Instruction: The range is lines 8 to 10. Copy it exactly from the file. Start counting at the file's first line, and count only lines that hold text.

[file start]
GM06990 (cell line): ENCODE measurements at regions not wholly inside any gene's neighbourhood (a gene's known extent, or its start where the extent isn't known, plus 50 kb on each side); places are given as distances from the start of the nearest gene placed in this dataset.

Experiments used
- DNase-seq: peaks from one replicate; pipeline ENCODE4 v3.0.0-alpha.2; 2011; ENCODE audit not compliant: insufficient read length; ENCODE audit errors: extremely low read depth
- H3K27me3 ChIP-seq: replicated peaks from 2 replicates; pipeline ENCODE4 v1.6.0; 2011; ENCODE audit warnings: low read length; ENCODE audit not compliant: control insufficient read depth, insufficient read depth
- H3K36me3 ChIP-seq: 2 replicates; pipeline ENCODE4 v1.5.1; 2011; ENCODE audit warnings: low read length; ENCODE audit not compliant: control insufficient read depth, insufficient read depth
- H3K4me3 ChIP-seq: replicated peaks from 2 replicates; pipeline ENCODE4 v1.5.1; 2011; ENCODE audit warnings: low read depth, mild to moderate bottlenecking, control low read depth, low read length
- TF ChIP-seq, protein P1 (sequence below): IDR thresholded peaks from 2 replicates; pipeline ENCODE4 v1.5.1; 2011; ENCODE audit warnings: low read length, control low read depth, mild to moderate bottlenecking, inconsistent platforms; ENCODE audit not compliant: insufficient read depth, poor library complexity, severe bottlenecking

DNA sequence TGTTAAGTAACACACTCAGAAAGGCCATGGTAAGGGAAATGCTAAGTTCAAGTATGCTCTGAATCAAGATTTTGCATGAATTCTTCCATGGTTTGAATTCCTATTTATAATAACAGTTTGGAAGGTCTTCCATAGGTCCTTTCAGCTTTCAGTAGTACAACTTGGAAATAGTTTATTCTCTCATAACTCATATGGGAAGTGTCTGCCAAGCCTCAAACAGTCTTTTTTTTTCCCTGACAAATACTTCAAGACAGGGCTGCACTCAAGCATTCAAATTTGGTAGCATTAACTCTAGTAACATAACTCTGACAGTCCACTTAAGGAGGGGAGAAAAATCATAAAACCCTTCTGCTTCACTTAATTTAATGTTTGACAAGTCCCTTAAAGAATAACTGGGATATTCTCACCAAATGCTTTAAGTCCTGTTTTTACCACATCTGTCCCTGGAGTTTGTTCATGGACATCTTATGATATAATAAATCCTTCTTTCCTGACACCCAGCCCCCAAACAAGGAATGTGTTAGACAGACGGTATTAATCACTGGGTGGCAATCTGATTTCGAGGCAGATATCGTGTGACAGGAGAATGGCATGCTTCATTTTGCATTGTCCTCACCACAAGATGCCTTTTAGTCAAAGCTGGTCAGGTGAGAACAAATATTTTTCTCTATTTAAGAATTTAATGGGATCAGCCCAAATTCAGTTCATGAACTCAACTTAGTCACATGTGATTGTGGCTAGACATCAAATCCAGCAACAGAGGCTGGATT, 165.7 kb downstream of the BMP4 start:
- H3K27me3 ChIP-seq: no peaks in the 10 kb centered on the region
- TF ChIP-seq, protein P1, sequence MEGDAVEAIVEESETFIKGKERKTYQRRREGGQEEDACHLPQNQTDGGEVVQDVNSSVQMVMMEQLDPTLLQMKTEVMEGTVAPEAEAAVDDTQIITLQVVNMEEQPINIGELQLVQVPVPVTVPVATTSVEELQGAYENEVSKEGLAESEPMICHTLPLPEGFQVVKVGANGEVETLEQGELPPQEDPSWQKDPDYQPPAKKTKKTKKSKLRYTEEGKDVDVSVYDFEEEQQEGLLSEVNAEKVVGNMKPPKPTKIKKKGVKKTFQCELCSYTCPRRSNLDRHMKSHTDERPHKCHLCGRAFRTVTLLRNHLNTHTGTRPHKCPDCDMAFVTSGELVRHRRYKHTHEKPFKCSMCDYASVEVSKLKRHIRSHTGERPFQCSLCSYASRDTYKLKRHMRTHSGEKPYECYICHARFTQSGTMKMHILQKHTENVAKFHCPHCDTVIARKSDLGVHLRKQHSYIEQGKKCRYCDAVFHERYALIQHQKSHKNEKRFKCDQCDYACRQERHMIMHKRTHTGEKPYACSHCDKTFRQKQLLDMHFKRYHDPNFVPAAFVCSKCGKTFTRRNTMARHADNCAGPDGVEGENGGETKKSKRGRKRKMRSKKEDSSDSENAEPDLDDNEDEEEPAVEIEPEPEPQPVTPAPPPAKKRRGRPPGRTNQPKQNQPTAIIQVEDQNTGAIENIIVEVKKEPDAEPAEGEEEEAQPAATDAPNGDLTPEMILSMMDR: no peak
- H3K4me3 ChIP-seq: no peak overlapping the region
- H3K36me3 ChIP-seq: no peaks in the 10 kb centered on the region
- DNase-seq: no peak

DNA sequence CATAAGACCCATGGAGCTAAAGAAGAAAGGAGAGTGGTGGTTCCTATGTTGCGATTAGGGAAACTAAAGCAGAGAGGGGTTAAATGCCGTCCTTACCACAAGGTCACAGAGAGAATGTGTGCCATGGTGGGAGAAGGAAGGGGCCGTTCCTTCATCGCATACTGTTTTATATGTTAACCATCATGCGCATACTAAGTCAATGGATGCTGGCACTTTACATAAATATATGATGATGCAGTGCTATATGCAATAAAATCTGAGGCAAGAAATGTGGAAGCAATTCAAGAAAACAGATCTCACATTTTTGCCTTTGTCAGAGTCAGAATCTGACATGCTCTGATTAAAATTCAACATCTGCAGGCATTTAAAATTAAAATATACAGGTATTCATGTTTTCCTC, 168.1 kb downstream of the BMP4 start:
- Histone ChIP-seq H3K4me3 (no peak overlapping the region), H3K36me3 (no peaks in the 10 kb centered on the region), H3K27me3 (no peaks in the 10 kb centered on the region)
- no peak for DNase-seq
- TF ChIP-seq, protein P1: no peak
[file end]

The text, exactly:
DNA sequence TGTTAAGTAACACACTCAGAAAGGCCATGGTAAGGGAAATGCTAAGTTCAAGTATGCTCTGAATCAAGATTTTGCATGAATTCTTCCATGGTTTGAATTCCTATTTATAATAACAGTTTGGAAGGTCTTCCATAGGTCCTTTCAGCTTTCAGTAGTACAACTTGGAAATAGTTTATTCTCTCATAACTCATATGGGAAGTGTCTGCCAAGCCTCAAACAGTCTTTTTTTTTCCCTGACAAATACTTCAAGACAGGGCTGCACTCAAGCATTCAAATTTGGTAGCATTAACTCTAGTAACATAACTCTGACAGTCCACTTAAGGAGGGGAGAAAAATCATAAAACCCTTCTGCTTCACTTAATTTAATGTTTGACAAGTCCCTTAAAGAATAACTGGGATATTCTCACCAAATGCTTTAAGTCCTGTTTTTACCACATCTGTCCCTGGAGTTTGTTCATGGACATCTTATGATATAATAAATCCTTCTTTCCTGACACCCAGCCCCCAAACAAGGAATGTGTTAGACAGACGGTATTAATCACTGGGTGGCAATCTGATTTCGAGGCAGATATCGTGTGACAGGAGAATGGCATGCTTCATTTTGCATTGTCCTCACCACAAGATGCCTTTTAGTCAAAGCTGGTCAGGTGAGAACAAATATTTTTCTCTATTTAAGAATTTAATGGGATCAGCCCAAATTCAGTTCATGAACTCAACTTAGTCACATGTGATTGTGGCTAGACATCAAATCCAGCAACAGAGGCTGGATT, 165.7 kb downstream of the BMP4 start:
- H3K27me3 ChIP-seq: no peaks in the 10 kb centered on the region
- TF ChIP-seq, protein P1, sequence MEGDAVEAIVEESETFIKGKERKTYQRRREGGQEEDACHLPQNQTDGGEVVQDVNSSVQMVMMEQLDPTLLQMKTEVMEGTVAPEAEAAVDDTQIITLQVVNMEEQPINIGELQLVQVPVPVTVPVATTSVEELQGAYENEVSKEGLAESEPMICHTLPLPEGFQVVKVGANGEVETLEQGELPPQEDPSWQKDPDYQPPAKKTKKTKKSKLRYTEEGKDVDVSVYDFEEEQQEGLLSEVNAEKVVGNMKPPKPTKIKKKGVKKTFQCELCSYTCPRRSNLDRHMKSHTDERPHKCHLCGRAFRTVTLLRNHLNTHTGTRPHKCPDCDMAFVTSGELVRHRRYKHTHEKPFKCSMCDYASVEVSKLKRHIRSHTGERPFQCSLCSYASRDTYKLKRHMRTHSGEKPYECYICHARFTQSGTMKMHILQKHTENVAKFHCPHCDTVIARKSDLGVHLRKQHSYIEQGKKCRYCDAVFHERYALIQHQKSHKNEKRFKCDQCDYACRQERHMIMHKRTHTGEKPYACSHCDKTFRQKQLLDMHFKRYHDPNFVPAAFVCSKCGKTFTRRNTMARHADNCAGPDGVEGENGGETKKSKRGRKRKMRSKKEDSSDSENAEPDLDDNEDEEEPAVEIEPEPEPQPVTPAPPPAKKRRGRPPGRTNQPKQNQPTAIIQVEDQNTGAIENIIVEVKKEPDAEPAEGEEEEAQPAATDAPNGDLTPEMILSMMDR: no peak